What’s your favourite Slipknot album?
With recent news coming out via an interview with Corey Taylor, it seems 2019 will be the year for all things new when it comes to Slipknot (masks, outfits, touring). Much like with every gear up to a new Slipknot release, it’s hard to truly know what it’s going to sound like. We might get drip fed some info via interviews with Taylor over the coming months, but nothing’s going to wet out appetite quite like a quick look back over the evolution of Slipknot …
shall we begin?
The beginning… self-titled (1999)
Having once been described by Q magazine as “a terrifying racket,” Slipknot’s self-titled was one that dropped them into the limelight. When Shawn (Clown) decided to wear his clown mask to practice one day, the eventual idea of Slipknot wearing masks was created. From jumping off stages into garbage cans, wrapping a noose around people’s heads in the crowd to Clown coming up with the term Maggots for Slipknot fans thanks to his adventure huffing a dead bird in a jar (no really), it’s really not surprising then when you listen to early Slipknot and the sheer chaos that exudes.
Two years later, the follow up… Iowa (2001)
17 years later and the phrase “People = shit” is still as fashionable to smack on a t-shirt as it was back then. Having been included in Rolling Stone’s 100 greatest metal albums of all time back in 2017 and I’m sure a lot of you would agree in putting it towards (if not at the top) of your favourite Slipknot albums list. The sheer unapologetic intensity you get whilst listening to IOWA still leaves us feeling fuzzy inside.
Vol. 3: (The Subliminal Verses) (2004)
Following the success of both their self-titled and IOWA, Vol. 3 provided us with so many songs that are still considered some of Slipknot’s finest today – ‘Duality,’ ‘The Blister Exists,’ ‘Pulse Of The Maggots,’ if they don’t still encapsulate what we all know and love about this band then we don’t know which songs do. However, with so many difficulties during the actual recording process, we’re surprised it was ever finished! – With Gray going to rehab half way through and Corey heavily drinking being but two of the issues to mention.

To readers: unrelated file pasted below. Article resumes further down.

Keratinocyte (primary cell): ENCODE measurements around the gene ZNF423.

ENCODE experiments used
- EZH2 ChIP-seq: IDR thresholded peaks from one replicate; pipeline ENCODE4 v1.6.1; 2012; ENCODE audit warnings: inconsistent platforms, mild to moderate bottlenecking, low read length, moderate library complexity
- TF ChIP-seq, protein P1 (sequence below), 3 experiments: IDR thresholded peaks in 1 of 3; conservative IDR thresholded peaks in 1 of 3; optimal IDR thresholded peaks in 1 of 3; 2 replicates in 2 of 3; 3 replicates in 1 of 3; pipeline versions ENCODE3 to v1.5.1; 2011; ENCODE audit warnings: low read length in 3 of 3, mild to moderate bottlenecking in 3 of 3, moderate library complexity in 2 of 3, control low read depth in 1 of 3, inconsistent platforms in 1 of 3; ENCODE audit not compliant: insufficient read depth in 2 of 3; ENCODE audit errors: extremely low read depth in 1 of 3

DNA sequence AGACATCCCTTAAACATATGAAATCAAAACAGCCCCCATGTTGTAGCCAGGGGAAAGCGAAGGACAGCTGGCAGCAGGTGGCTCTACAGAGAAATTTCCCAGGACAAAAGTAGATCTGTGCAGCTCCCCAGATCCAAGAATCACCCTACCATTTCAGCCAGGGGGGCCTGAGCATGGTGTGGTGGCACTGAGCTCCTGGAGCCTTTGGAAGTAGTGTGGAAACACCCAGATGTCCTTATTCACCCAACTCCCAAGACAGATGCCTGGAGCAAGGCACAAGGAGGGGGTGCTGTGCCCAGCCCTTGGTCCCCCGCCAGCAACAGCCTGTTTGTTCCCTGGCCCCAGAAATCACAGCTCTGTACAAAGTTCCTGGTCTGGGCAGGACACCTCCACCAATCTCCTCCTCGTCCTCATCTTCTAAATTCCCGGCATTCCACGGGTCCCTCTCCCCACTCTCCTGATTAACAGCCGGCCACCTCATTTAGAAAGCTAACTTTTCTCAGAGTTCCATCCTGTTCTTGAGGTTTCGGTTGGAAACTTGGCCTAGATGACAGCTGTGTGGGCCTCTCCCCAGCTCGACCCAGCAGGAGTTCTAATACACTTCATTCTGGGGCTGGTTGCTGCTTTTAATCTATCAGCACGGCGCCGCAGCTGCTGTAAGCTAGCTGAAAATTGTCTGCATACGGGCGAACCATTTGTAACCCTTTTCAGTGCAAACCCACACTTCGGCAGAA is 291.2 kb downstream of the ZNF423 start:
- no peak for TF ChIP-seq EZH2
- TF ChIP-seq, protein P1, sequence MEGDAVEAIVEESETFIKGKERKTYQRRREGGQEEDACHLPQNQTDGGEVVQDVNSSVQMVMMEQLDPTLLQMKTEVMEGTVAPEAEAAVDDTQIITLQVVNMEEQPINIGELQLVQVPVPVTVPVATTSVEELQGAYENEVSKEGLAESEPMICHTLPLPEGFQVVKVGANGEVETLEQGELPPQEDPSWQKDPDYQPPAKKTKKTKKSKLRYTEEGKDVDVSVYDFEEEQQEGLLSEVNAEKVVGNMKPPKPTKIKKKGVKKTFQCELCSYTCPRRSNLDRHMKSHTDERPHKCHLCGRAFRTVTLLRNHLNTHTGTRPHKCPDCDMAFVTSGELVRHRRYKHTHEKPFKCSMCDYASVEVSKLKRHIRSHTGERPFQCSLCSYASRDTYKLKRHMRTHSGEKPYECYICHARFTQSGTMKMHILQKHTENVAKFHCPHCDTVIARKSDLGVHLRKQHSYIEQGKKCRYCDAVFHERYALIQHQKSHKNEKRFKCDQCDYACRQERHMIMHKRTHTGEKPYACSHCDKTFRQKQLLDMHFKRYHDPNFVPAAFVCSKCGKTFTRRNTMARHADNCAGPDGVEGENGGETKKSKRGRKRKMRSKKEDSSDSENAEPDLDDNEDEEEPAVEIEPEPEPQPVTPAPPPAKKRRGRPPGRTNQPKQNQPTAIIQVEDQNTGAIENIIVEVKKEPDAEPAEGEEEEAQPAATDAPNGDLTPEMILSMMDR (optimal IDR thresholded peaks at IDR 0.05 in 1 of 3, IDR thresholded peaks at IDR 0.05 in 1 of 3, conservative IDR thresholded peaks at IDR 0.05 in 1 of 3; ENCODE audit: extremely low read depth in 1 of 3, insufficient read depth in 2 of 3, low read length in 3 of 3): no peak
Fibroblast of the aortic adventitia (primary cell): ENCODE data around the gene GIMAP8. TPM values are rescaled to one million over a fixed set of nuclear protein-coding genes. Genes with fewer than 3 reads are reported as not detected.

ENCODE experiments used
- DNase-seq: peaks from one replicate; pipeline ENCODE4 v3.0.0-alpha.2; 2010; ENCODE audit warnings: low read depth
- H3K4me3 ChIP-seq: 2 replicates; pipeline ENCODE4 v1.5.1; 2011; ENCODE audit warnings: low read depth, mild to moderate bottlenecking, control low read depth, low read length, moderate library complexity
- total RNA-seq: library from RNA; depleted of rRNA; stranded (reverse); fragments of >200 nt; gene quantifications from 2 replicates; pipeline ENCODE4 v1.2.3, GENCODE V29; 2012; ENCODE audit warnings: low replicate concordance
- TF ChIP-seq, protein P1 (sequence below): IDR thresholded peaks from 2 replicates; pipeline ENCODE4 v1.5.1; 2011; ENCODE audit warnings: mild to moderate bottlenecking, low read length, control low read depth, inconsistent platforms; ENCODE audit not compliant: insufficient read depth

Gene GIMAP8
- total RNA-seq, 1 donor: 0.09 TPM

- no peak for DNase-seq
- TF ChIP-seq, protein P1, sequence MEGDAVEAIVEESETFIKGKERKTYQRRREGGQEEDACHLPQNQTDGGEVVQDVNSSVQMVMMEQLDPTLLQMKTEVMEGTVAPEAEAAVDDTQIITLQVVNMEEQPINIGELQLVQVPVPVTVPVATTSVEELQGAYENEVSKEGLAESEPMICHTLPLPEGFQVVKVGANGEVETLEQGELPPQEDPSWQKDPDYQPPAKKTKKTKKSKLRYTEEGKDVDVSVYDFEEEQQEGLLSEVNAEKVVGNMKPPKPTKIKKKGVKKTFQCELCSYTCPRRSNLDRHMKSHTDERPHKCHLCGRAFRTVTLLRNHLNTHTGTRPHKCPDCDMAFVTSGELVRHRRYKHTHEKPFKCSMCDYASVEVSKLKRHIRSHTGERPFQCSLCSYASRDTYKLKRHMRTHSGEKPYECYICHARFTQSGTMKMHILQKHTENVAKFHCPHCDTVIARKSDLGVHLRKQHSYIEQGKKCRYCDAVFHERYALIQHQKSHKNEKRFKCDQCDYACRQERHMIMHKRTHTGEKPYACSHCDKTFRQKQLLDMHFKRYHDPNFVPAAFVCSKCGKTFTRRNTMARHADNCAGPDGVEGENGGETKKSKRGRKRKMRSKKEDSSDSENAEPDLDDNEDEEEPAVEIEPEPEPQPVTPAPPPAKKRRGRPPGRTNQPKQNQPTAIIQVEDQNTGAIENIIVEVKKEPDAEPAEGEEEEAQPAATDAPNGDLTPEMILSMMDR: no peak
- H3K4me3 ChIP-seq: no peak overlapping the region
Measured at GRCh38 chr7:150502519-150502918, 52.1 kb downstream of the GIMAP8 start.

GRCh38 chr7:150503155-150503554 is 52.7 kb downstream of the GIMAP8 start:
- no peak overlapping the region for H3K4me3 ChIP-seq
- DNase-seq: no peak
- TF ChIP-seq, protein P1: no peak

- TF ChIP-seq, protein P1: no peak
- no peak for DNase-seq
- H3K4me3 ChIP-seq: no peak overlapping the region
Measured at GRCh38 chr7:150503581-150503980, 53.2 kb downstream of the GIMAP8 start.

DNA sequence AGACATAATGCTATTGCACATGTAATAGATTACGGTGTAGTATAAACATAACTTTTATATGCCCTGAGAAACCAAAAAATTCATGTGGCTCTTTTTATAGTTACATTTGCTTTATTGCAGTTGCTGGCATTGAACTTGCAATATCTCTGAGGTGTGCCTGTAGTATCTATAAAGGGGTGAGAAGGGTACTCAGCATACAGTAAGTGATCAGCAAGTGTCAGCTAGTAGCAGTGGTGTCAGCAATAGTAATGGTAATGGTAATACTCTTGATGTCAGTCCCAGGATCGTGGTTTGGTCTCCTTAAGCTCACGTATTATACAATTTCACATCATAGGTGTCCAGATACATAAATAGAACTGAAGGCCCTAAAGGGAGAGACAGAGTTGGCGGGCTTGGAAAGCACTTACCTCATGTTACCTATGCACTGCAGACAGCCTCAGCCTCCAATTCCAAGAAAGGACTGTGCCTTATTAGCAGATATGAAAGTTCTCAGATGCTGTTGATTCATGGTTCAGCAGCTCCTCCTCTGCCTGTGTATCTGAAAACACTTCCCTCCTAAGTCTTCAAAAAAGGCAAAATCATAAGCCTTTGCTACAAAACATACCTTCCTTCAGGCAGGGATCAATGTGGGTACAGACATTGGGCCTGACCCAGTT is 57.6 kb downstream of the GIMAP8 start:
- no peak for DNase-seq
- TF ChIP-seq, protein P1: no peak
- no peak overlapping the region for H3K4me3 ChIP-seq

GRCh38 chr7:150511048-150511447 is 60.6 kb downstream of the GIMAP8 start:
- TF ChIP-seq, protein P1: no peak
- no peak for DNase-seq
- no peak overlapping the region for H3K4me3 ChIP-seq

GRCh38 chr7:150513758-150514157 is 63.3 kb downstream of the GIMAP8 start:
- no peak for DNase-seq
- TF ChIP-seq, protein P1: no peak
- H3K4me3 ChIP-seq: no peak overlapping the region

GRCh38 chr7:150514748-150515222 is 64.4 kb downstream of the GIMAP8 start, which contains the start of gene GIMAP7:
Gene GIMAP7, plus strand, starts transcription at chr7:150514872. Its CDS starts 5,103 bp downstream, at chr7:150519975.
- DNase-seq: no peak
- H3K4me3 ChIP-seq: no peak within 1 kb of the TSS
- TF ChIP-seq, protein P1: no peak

All Hope Is Gone (2008)
I’m 99% sure no one will argue with me when I say the best song to take from this album was ‘Psychosocial,’ as to be honest it felt like ALL HOPE IS GONE didn’t quite hit the mark for the majority of fans whilst in contrast having been received generally well by critics and landing as well as their other albums in the charts. Most people’s gripe about this moment in Slipknot’s evolution can simply be put down to ALL HOPE IS GONE being too distant in sound from the likes of their former releases – Much like with every band out there, once a fan base gets hold of a particular sound of a band, when it starts to shift to whatever degree, then creates a “bring the old Slipknot” back type feeling.
.5: The Gray Chapter (2014)
It seems a lifetime ago that we were watching the music videos for the likes of ‘The Devil In I’ (probably one of our favourite videos from Slipknot), to ‘Killpop’, and the excitement to hear new Slipknot material (considering the 6 year gap from ALL HOPE IS GONE) had us giddy again (despite the obvious missing presence of not only the late Paul Gray but also with Joey Jordison no longer in the lineup).
2019… Album no. 6?
Speaking to Resurrection Fest TV, Corey Taylor said the band currently have 20 songs demoed for the new album. With the band set to be in the studio early next year, the release is pinned for the Summer if all goes to plan.
Is it too early to get excited now or???